Libraries are now in a difficult transition stage. They are of emotional importance to many, and remain important Internet access points for people who don't have personal access themselves. They are a part of our culture. They are not cheap, and have been historically funded by the community attached to it. Even before the current economic downturn, libraries were struggling, and now, cities across America are turning to a private company to take over the management of their libraries. Typically outsourcing implies things are desperate.

As my father explains it to me, businesses used to (around the 1950's) be a more personal concept. People could expect a lifetime of work at one company if they were effective. Promotions were often related to the amount of time spent there. Things have changed, a lot. Function and cost are the names of the game, and younger minds are typically sharper while expecting a smaller salary. Loyalty appears to have been pushed out. Or maybe the Golden Age of America just ended.

The city of Santa Clarita, CA recently hired Library Systems & Services to take over their public library. This is the first instance where the company has taken over a library in a city that was not in deep financial trouble, and it has been met with stiff resistance from the library staff, and even more so from some of its members.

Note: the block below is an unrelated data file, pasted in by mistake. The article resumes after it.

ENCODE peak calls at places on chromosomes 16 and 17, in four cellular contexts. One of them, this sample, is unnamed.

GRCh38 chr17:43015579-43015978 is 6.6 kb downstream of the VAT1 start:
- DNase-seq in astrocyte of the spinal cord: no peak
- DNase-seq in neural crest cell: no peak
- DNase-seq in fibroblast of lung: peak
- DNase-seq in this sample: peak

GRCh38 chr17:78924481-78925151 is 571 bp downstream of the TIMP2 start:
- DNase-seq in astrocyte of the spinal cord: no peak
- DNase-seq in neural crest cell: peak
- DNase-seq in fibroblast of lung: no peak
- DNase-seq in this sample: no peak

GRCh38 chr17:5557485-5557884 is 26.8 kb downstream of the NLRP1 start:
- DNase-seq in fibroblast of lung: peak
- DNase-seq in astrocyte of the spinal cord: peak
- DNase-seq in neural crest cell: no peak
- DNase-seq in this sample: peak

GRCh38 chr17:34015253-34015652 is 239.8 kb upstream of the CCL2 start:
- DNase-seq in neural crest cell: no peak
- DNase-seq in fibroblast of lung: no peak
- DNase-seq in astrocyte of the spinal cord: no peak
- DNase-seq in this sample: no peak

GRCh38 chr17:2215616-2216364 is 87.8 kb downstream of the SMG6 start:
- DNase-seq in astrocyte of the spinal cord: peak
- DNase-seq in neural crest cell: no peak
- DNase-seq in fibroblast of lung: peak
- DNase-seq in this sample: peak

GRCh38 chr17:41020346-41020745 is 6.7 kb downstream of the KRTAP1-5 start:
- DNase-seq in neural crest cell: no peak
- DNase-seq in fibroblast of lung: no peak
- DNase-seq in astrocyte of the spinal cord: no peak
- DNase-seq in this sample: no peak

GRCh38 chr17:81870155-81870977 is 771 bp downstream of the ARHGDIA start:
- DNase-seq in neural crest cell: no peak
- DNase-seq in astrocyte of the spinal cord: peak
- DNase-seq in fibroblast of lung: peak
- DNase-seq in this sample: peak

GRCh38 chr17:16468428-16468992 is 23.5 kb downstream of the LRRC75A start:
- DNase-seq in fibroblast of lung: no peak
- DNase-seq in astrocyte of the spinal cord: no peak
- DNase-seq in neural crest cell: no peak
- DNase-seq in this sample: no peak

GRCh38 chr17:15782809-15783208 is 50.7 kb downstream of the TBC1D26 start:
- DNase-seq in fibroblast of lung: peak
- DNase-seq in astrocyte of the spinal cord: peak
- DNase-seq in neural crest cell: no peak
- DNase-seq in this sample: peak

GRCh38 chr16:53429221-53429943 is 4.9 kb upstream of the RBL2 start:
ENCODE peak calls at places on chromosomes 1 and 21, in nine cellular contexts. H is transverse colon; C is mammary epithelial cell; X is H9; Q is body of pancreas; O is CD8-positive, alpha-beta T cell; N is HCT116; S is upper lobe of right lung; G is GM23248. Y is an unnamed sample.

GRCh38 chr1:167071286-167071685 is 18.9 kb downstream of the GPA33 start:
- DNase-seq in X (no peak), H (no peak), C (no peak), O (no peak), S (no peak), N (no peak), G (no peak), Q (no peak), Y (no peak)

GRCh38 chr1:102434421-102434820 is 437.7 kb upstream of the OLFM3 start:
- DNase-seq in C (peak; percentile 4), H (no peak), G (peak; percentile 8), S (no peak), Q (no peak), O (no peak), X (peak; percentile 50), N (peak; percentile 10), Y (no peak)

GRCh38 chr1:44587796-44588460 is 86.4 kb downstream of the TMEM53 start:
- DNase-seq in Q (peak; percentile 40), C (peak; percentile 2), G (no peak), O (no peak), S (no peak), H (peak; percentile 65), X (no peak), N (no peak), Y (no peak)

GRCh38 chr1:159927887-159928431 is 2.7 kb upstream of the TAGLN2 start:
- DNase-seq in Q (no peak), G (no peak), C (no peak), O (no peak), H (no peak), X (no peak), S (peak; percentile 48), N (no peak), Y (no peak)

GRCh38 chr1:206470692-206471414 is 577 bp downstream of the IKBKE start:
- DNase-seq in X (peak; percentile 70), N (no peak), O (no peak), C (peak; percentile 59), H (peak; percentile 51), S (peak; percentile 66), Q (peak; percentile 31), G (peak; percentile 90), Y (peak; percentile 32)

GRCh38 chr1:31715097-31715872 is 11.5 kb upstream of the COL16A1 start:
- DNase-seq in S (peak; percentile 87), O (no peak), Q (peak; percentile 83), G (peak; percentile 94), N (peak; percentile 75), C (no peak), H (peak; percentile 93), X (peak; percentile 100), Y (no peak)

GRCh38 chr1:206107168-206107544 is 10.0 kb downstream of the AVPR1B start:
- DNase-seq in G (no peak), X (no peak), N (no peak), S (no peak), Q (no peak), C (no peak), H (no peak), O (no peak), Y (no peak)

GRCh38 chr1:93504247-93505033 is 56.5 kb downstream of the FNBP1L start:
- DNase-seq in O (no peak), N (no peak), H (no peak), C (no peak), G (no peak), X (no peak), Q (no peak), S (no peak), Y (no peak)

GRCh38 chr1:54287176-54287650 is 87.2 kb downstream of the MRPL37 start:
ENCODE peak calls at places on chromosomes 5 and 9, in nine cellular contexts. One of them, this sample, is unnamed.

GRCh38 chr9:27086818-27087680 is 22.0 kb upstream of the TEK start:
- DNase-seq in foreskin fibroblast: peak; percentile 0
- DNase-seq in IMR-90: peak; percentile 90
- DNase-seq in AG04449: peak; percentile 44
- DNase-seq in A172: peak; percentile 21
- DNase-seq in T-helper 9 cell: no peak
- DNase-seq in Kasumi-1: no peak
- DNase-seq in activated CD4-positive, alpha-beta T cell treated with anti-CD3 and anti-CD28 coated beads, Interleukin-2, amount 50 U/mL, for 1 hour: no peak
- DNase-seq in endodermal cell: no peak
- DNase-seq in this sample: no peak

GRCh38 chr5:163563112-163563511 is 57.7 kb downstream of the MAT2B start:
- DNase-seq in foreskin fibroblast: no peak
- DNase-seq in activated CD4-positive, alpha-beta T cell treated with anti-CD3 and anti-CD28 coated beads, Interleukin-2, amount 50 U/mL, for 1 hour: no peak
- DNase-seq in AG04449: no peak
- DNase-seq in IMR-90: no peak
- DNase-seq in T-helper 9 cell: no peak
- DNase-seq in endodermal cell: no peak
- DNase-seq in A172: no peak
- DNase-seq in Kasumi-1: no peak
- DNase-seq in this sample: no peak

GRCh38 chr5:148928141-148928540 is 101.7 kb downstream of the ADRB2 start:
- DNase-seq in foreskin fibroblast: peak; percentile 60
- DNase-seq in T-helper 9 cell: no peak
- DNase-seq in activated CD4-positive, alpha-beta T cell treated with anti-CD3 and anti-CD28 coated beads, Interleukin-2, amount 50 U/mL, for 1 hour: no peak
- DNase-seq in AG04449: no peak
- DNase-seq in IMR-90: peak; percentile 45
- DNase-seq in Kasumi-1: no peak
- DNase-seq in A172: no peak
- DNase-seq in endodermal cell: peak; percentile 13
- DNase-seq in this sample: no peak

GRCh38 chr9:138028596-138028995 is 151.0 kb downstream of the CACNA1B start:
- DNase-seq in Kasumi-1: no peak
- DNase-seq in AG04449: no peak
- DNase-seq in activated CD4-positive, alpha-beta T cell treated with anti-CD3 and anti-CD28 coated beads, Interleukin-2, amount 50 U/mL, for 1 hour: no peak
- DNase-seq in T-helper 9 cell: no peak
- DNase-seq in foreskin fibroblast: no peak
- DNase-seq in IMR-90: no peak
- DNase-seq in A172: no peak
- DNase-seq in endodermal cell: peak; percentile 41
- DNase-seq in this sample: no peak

What is really going on here is the removal of loyalty from a system that never joined the business model by staying publicly funded. In hospitals, transcriptionists used to be an in-house service requiring employees paid for by the hospital. Now, it is outsourced, and the new management company handles the firing of the existing employees, offering back the same job minus earned benefits and/or lower pay. The hospitals in this way relieved themselves of apparent corporate guilt, while achieving their overall end - lower costs. Libraries are no different. The city of Santa Clarita couldn't fire the employees they hired and promised pensions to. So instead Library Systems & Services did it, offering them back their same jobs minus pensions.

Rare Book Monthly

  • <b>Forum Auctions: Fine Books, Manuscripts and Works on Paper. March 22, 2018</b>